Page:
There are as many blogs as there are stars in the Toronto sky. “TomDispatch” is one of them. It may not be more radical in its anti-greed polemics than many a Sunday morning sermon but William J. Astore’s latest contribution is striking by any standard. He teaches history at the Pennsylvania College of Technology and served in the U.S. Air Force for 20 years, retiring as a lieutenant colonel.
This is an edited version.
Houdinis are hard at work, seeking to make yet more money vanish from pockets – and reappear in theirs.
Never has the old adage my father used to repeat to me – “the rich get richer and the poor poorer” – seemed fresher or truer. If you want confirmation of just where we are today, for instance, consider this passage from a recent piece by Tony Judt:
“In 2005, 21.2 percent of U.S. national income accrued to just 1 percent of earners. Contrast 1968, when the CEO of General Motors took home, in pay and benefits, about sixty-six times the amount paid to a typical GM worker. Today the CEO of Wal-Mart earns nine hundred times the wages of his average employee. Indeed, the wealth of the Wal-Mart founder’s family in 2005 was estimated at about the same ($90 billion) as that of the bottom 40 percent of the U.S. population: 120 million people.”
Wealth concentration is only one aspect of our increasingly kleptocratic system. War profiteering by corporations (however well disguised as heartfelt support for our heroic warfighters) is another. Meanwhile, retired senior military officers typically line up to cash in on the kleptocratic equivalent of welfare, peddling their “expertise” in return for impressive corporate and Pentagon payouts that supplement their six-figure pensions. Even that putative champion of the Carhartt-wearing common folk, Sarah Palin, pocketed a cool $12 million last year without putting the slightest dent in her populist bona fides.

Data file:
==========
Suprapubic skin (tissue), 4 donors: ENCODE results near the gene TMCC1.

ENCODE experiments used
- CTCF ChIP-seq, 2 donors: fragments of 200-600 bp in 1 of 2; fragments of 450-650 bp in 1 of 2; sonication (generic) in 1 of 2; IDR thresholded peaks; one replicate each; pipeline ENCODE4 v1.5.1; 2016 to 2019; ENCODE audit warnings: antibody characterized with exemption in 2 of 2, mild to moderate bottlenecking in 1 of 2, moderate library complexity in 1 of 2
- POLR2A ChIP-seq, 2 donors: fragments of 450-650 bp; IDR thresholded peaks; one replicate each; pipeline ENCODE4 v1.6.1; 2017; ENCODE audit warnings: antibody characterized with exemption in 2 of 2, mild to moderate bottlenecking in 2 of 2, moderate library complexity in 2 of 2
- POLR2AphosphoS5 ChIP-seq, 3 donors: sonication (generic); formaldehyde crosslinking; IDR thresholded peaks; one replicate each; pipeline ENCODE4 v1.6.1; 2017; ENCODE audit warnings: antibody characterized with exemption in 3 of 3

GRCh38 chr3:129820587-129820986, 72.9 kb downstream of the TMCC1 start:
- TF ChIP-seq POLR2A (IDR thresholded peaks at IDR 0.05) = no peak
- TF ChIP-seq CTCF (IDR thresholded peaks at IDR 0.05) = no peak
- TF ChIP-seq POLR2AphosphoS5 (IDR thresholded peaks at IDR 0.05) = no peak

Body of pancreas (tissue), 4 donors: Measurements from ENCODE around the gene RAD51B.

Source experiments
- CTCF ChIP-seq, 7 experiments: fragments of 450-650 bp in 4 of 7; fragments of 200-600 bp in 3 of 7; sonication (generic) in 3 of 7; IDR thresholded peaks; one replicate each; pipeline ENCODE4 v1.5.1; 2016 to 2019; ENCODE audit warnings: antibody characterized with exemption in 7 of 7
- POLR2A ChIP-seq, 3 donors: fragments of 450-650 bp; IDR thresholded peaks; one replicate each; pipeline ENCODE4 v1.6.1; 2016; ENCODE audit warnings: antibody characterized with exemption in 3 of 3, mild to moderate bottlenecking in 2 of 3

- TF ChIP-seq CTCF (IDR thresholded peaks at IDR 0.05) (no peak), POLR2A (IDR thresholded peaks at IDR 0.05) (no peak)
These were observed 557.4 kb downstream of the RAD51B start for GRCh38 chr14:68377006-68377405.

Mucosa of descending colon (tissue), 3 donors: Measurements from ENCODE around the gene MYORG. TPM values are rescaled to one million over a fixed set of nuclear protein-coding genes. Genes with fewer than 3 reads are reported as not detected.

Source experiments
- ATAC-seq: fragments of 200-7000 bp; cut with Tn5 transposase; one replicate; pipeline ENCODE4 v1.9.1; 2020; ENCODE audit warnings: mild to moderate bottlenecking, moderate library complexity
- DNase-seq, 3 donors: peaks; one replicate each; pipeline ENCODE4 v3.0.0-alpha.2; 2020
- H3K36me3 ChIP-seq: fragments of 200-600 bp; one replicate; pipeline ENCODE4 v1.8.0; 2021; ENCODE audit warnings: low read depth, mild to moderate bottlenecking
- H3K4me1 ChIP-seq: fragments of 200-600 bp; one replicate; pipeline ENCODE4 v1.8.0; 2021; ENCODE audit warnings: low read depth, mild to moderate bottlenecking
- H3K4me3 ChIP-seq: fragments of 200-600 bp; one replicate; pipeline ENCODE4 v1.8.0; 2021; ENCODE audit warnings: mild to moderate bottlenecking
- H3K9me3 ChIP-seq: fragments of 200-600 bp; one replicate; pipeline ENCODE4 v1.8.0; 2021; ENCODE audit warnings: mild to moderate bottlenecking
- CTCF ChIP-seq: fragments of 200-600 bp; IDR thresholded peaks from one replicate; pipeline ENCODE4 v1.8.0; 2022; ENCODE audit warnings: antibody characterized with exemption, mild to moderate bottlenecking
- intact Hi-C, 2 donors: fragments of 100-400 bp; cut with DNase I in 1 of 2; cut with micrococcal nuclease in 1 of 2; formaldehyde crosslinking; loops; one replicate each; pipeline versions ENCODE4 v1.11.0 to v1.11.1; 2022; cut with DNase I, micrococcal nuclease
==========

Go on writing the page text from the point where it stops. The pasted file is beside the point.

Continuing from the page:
Based on such stories, now legion, perhaps we should rewrite George Orwell’s famous tagline from Animal Farm as, “All animals are equal, but a few are so much more equal than others.”
And who are those “more equal” citizens? Certainly, major corporations, which now enjoy a kind of political citizenship and the largesse of a federal government eager to rescue them from their financial mistakes, especially when they’re judged “too big to fail.” In raiding the U.S. Treasury, big banks and investment firms, shamelessly ready to jack up executive pay and bonuses even after accepting billions in taxpayer-funded bailouts, arguably outgun militarized multinationals in the conquest of the public realm and the extraction of our wealth for their benefit.
Such kleptocratic outfits are, of course, abetted by thousands of lobbyists and by politicians who thrive off corporate campaign contributions. Indeed, many of our more prominent public servants have proved expert at spinning through the revolving door into the private sector. Even ex-politicians who prefer to be seen as sympathetic to the little guy, like former House Majority Leader Dick Gebhardt eagerly cash in.
An old Roman maxim enjoins us to “let justice be done, though the heavens fall.” Within our kleptocracy, the prevailing attitude is an insouciant “We’ll get ours, though the heavens fall.” This mindset marks the decline of our polity. A spirit of shared sacrifice, dismissed as hopelessly naïve, has been replaced by a form of tribalized privatization in which insiders find ways to profit no matter what.
Is it any surprise then that, in seeking to export our form of government to Iraq and Afghanistan, we’ve produced not two model democracies, but two emerging kleptocracies, fueled respectively by oil and opium?
When we confront corruption in Iraq or Afghanistan, are we not like the police chief in the classic movie Casablanca who is shocked, shocked, to find gambling going on at Rick’s Café, even as he accepts his winnings? Why then do we bother to feign shock when Iraqi and Afghan elites, a tiny minority, seek to enrich themselves at the expense of the majority? Shouldn’t we be flattered? Imitation, after all, is the sincerest form of flattery. Isn’t it?